England v Scotland abandoned after heavy rain: T20 Cricket World Cup – as it happened

Key events

Match abandoned

The umpires have given up the ghost, which means both teams will take a point apiece. It could have been worse for England: their DLS target was 109 from 10 overs.

Scotland will be back at the Kensington Oval on Thursday for what is a very big game against Namibia.

England face Australia here on Saturday. A defeat in that game wouldn’t be terminal, but it would leave England in quite the predicament.

Scotland are hanging around the boundary, desperate to get back on. They haven’t yet put their shades on like Australia at the Oval in 2005. It’s still pelting down, though, and I’d say there’s almost no chance of further play.

Netherlands v Nepal latest

There is play in the other match. Netherlands are treading carefully in their run-chase: they’ve reached 50 for 2 after 9.3 overs, needing another 57 runs to beat Nepal.

“Hi from New York, where I’m just starting to follow cricket,” writes Ron Stack. “I’m finding the OBOs very helpful. But I’m writing mainly to say that the earlier headline ‘England v Scotland Cricket Delayed by Rain’ may be the most British sentence I’ve ever read.”

Wait until Orkney v Shetland at the 2030 World Cup.

It wasn’t just a precaution – it’s raining heavily again and the prospect are bleak. England may be about to dodge a bullet.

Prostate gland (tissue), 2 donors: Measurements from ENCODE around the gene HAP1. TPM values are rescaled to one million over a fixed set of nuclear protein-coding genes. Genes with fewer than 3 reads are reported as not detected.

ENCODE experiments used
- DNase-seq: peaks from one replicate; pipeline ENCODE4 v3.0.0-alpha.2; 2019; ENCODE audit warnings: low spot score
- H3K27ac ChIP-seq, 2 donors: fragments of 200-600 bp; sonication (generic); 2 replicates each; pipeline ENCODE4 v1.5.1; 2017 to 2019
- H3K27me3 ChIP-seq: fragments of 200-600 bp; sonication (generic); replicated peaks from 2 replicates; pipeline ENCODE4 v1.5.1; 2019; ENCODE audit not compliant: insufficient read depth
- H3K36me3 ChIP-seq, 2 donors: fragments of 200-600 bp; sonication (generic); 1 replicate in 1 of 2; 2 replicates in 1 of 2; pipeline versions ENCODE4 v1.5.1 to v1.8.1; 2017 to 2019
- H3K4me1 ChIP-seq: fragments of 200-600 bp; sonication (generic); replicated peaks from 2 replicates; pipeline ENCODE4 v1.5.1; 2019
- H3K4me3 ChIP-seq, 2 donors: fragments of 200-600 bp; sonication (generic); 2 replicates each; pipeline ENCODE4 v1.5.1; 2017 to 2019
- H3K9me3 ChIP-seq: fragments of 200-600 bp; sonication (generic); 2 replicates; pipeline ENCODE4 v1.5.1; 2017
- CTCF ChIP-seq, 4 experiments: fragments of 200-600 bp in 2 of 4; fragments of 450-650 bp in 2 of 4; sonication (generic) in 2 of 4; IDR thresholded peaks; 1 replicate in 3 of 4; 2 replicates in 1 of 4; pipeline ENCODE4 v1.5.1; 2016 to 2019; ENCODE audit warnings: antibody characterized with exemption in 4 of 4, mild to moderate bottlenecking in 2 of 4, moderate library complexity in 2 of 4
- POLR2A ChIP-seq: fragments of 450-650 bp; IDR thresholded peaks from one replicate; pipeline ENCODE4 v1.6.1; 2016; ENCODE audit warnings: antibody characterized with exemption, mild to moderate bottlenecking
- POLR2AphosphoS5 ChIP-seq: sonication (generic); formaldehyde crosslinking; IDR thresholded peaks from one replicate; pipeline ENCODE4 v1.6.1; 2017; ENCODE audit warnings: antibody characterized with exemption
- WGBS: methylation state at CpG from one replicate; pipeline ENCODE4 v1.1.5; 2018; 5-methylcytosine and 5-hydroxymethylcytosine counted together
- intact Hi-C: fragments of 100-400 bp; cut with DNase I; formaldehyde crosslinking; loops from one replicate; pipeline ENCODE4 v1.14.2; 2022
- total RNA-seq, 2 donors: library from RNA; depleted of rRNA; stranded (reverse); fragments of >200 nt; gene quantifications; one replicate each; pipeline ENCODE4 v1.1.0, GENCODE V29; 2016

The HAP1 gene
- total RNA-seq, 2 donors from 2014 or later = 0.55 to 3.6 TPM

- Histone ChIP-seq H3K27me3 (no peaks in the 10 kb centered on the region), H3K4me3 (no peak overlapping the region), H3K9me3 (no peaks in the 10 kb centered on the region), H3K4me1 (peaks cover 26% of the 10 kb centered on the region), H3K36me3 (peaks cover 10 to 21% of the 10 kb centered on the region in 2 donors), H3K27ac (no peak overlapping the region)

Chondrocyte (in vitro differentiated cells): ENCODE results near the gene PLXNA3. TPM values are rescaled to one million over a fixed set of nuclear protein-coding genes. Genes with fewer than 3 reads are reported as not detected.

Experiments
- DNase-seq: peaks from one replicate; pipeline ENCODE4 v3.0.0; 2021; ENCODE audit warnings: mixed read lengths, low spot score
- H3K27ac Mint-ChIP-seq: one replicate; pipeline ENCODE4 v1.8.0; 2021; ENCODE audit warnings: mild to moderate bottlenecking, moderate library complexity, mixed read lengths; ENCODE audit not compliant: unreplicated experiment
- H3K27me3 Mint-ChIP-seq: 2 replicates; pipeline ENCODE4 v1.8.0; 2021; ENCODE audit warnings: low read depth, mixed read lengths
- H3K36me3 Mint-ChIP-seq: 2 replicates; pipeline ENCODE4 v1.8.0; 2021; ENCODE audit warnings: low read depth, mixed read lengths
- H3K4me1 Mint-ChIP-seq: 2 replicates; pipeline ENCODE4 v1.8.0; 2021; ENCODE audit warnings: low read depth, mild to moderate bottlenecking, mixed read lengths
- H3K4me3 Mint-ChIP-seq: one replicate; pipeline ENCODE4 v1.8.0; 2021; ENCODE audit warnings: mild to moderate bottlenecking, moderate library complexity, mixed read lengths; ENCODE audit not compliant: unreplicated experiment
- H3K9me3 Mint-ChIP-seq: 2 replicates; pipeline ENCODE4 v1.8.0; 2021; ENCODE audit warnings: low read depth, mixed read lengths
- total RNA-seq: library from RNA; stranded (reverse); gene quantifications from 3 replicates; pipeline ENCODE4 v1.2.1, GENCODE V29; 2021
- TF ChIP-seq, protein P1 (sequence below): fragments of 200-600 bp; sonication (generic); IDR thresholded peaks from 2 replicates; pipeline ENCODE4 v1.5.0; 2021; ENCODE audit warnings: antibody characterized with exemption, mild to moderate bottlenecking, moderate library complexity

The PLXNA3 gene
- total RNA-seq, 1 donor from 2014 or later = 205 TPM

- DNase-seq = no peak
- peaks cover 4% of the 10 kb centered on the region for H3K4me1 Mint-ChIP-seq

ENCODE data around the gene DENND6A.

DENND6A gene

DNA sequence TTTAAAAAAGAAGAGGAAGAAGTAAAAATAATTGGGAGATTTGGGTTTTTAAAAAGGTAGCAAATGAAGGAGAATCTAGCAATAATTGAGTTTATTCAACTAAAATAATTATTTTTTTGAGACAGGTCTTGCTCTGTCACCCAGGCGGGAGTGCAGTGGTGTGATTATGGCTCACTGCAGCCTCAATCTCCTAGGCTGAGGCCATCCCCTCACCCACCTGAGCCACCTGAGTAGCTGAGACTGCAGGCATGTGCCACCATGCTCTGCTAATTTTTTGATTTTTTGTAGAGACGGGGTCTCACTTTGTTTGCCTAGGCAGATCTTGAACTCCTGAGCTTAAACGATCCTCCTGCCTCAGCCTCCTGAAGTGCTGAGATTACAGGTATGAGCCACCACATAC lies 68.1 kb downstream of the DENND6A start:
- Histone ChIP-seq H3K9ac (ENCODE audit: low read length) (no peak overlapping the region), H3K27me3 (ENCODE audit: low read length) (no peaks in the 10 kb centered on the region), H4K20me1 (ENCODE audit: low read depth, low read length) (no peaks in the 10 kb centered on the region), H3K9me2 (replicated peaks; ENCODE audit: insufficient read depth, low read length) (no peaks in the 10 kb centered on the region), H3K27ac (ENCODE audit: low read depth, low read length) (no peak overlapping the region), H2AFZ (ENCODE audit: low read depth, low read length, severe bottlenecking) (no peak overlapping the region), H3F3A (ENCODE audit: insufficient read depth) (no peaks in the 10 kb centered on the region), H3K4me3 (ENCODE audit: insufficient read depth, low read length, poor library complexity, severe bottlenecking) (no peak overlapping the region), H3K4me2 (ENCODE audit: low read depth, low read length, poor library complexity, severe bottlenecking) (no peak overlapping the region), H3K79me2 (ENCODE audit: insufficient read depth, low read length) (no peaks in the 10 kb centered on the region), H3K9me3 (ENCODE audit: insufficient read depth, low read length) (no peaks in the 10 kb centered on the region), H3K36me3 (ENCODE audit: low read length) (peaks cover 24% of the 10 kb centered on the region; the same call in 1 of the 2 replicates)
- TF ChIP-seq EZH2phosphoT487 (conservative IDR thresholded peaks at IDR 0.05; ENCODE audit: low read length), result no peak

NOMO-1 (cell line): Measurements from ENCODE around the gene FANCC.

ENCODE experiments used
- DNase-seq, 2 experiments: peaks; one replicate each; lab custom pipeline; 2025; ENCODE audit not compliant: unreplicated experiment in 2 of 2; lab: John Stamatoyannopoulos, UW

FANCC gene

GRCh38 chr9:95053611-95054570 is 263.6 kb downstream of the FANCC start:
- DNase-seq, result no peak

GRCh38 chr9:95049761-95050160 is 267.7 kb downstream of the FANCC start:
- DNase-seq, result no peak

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The covers are back on, though it may just be a precaution. I don’t know because the UK TV coverage currently consists of an advert for Smug Blended Oat & Dairy Milk.

My word, what a performance from Scotland’s openers. Michael Jones did most of the work before the rain break; after it, George Munsey smashed 23 from 12 balls.

“What is going on with this DLS?” says Felix Wood. “Scotland get 90 in 10 overs, six of which are a Powerplay, and the target becomes 109 with only two Powerplay overs? That seems a bit disadvantageous for England to me.”

I assume the fact they hadn’t lost a wicket when rain stopped play was a factor, though it’s far too complicated for my brain.

10th over: Scotland 90-0 (Munsey 41, Jones 45) A very good last over from Rashid, full of changes in pace and line. He concedes only four singles from the first five balls, but then Jones pings a slog-sweep for four to end the innings on a high note. England need 109 from 10 overs to win.

9th over: Scotland 82-0 (Munsey 39, Jones 39) Munsey dumps an attempted yorker from Jordan over backward square leg for six. Jordan does really well, though, to concede only four from the other five deliveries. There was a run-out referral off the last ball when Archer hit the stumps direct from long on. Jones’ bat got stuck but his feet were over the line.

It’s raining again, though play continues for now. Rashid will bowl the last over.